Of course that’s ludicrous. I lose hours of my life to the rabbit hole of believing that reading everything is an attainable, let alone worthy, goal. To believe in that pursuit, even subconsciously, is setting myself up to feel perpetually overwhelmed. Dissatisfied, in the same way that some people believe the infinite accrual of material possessions can be a road to happiness. It’s possible to squander a life this way.
As passionate as I feel about writing, I sometimes worry that creating more and more “content” is only adding noise to an already cluttered universe. Why is the act of creation, of making something, valued so highly in our society when—as Debbie Chachra pointed out in an essay earlier this year in The Atlantic—“it’s not all that clear that the world needs more stuff”?
When I run in the mountains, I create nothing. I’m not adding to the clamor of the world. I’m not making, coveting or accruing anything. In fact, I’m doing the opposite: the key to success in ultrarunning is quieting the mind, lightening one’s load. The less baggage you carry, the better.
Of course, I don’t mean to call into question the immense value of creative work—nor even the merit of some material goods. I love my ink pens, my cast-iron skillet, my shelves of tattered, well-loved books. I love the box I keep of newspaper or magazine clippings, of stories and essays that have touched my soul and reminded me that good writing creates value, not noise.
While sorting through papers once again in preparation for moving, I came across an essay I saved long ago but had not read in years. Entitled “No Great Things”—a reference to Mother Teresa’s words, “We can do no great things—only small things, with great love”—it was written by David James Duncan and published in a 2006 issue of Orion.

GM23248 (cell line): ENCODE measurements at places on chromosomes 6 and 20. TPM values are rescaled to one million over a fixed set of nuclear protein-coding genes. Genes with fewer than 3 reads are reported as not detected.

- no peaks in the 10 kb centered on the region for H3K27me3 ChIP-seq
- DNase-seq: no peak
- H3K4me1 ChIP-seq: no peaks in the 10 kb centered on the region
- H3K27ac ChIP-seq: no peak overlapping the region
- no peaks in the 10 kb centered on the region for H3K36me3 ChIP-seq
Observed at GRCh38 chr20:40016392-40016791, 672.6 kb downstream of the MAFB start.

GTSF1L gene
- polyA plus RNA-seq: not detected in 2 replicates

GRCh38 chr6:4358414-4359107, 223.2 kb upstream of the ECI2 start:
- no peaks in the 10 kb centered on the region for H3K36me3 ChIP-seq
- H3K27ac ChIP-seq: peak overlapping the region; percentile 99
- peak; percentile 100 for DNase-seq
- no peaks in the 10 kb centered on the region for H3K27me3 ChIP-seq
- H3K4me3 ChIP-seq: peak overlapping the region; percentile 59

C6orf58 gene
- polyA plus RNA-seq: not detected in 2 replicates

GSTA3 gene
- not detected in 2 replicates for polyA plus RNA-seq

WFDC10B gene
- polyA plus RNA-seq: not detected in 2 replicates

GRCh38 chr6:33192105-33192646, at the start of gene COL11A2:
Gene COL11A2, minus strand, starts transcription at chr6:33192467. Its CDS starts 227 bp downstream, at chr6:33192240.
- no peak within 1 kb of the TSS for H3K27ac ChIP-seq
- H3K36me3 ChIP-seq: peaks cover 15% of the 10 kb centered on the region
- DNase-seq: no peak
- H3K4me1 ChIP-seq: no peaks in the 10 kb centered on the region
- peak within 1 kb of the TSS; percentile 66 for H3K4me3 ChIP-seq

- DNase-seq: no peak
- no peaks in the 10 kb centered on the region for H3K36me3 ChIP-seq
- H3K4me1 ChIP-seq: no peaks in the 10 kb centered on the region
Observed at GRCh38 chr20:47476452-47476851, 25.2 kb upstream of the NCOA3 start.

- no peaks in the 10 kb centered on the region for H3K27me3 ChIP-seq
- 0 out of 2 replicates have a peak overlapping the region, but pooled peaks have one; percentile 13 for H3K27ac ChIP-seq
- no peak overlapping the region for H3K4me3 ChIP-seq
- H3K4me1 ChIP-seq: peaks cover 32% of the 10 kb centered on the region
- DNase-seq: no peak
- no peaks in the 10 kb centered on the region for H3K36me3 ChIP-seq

Duncan writes, “The only spiritually responsible way I know to be a citizen, artist, or activist is by giving little or no thought to things such as saving the planet, achieving world peace, or stopping neocon greed. Great things tend to be undoable things. Small things, lovingly done, are always within our reach.”
“What a relief!” he writes. “Instead of waking each morning and defining myself as an impotent war protester in an America run by oil-worshiping thugs, I started waking up and thinking, ‘Okay. What small thing can I do today with love?’ Mother’s advice gave me permission to do stuff like play with my kids and go fishing again.”
Life is not about having or doing “it all.” There is certainly a time for creating, for doing—but, perhaps in our haste to glorify “making” culture, in all its manifestations, we overlook the value of simply being. The smallest actions, when done with love, can be powerful indeed: traipsing quietly in the woods. Having a long-winded conversation with an old friend. Smiling at a stranger on the street. Spending a Sunday morning late one April to watch snow float down from the sky and blanket a small mountain town in western Colorado.